• Top 20 list may be less scalable than it appears. The Travelzoo model appears almost infinitely scalable: once the Top 20 list is created, there is no marginal cost of emailing the list to incremental subscribers (leaving aside the cost of subscriber acquisition). However, the model contains a limit to scalability: Consumers must be able to book the deals presented on the Top 20 list; if too many consumers subscribe, too few may be able to benefit from the deals presented. This may force the company to forgo deals with low capacity in favor of large-scale but potentially less-favorable deals. For example, as the Top 20 list has grown to more than 10 million subscribers in the U.S., the company has been forced to limit small deals on the list. As the deals get bigger in terms of capacity, however, they may become less appealing. This dynamic puts a natural limit on the size of the Top 20 subscriber base in each country. An interesting way in which the company appears to be trying to address this is by customizing the Top 20 list for different types of subscribers (e.g., by residence location or travel preference). This customization happens largely behind the scenes, with users not explicitly asked to state their preferences. Of course, the (potential) existence of customized Top 20 lists means that an aggregate of more than 20 deals are selected each week, which may in turn dilute the quality of deals.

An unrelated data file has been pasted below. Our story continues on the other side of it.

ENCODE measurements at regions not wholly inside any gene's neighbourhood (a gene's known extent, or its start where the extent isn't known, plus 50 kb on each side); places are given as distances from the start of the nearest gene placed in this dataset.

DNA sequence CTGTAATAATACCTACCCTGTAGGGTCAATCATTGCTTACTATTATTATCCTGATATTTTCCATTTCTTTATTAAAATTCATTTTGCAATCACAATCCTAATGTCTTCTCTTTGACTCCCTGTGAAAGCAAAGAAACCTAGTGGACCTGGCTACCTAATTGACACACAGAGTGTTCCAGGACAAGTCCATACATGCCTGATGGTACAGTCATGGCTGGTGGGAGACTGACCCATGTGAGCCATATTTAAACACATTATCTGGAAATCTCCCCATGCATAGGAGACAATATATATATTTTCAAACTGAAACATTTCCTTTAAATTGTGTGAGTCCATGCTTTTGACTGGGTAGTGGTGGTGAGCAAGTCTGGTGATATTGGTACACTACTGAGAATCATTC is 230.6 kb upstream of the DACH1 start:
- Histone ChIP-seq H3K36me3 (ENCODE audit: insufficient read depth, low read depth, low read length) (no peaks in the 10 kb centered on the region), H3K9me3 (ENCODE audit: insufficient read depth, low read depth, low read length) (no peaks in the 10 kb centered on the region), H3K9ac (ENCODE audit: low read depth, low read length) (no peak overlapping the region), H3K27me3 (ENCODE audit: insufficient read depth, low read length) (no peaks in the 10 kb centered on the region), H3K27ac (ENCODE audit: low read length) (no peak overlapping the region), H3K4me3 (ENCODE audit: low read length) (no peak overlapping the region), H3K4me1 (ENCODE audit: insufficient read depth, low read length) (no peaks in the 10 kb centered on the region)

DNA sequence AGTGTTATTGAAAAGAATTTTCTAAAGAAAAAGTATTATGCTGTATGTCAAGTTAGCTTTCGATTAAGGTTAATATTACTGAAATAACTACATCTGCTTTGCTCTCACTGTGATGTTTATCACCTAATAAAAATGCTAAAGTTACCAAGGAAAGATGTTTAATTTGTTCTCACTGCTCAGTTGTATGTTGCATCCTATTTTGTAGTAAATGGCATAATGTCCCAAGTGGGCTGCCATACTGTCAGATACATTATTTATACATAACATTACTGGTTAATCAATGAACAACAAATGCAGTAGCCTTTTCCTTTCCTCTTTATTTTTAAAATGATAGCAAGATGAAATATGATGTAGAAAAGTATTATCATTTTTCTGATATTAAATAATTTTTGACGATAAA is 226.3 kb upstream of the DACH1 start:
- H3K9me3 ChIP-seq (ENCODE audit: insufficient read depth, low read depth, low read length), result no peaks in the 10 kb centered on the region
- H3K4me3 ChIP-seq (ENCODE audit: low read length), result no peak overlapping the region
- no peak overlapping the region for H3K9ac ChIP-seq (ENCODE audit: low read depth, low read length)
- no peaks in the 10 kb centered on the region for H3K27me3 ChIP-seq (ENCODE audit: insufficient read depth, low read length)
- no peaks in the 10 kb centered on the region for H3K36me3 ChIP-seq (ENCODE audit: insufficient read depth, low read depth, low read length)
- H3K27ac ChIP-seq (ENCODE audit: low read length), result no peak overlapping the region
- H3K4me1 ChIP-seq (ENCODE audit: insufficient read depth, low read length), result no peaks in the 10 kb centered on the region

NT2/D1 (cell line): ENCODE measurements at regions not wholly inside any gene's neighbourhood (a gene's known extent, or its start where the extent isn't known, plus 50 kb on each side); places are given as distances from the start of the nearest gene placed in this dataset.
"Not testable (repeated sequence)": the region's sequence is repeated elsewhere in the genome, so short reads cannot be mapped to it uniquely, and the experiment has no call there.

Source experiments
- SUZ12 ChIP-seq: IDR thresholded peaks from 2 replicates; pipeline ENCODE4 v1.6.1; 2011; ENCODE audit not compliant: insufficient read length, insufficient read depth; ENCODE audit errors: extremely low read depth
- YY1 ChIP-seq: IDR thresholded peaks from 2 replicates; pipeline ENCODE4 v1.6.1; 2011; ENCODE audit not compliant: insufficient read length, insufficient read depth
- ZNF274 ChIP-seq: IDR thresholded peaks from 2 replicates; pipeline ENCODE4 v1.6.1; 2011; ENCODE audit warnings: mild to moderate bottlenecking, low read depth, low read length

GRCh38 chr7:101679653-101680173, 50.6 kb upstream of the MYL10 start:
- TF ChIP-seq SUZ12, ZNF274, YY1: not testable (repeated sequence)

• A corollary of the previous point is that Travelzoo is in a strong position to grow new-country Top 20 lists from a low base. As the company launches new Top 20 lists, it has the luxury of including deals without much regard for capacity. As a result, the quality of the deals in startup countries may be higher than the quality of deals presented in the U.S. This quality advantage may make it easier for Travelzoo to grow by word of mouth in new countries, potentially helping to keep subscriber acquisition costs low. As a result, investors may overestimate the difficulty Travelzoo will encounter in scaling up new markets.

Disclaimer: Copyright 2008 by BeyondProxy LLC. BeyondProxy and its affiliates may have positions in and may make purchases or sales of the securities discussed in this report. It is the policy of all Related Persons to allow a full trading day to elapse after the publication of this report before purchases or sales of any securities discussed herein are made. No Related Person held a position in securities discussed in this report as of the date of publication. Use of this report and its content is governed by the Terms of Use described in detail here.